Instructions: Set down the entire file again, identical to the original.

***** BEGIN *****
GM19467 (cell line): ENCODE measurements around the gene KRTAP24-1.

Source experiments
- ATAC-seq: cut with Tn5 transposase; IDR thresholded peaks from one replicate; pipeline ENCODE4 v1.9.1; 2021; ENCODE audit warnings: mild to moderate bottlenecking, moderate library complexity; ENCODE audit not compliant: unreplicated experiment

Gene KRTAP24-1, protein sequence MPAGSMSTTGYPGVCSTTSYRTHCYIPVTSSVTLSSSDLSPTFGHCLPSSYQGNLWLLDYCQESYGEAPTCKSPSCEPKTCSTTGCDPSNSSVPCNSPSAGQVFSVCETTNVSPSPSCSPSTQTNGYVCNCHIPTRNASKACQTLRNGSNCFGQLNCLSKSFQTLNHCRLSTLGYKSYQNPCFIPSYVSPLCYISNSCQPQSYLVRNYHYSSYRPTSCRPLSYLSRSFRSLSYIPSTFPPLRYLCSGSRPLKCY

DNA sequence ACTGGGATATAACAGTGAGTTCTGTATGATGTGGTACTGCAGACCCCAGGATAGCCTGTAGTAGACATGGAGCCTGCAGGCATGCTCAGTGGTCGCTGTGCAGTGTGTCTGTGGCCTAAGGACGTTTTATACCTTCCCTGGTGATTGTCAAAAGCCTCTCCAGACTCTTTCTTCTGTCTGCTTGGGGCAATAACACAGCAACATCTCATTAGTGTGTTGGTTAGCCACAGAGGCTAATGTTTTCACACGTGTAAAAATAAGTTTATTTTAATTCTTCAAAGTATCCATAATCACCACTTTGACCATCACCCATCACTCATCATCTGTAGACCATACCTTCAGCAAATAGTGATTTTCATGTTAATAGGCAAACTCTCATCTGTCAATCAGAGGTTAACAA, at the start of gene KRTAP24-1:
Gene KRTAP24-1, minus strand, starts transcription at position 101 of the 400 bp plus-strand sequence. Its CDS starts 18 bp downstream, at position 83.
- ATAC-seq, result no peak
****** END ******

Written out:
GM19467 (cell line): ENCODE measurements around the gene KRTAP24-1.

Source experiments
- ATAC-seq: cut with Tn5 transposase; IDR thresholded peaks from one replicate; pipeline ENCODE4 v1.9.1; 2021; ENCODE audit warnings: mild to moderate bottlenecking, moderate library complexity; ENCODE audit not compliant: unreplicated experiment

Gene KRTAP24-1, protein sequence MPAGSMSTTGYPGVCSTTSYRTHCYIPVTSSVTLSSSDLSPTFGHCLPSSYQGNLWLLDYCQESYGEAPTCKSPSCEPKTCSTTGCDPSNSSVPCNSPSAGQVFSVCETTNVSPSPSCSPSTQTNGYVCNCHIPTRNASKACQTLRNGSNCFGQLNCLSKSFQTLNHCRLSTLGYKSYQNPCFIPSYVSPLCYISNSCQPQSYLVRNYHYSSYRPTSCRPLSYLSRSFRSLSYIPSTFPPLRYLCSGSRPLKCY

DNA sequence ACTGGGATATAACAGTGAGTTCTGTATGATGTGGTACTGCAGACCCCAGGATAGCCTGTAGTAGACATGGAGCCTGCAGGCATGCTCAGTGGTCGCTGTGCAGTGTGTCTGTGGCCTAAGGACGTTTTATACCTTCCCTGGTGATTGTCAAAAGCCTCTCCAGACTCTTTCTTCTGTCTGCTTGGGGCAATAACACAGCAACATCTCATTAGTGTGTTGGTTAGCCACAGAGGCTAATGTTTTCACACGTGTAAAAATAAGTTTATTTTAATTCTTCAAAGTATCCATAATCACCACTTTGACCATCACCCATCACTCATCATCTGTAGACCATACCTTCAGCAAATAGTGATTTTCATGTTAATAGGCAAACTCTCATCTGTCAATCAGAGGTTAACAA, at the start of gene KRTAP24-1:
Gene KRTAP24-1, minus strand, starts transcription at position 101 of the 400 bp plus-strand sequence. Its CDS starts 18 bp downstream, at position 83.
- ATAC-seq, result no peak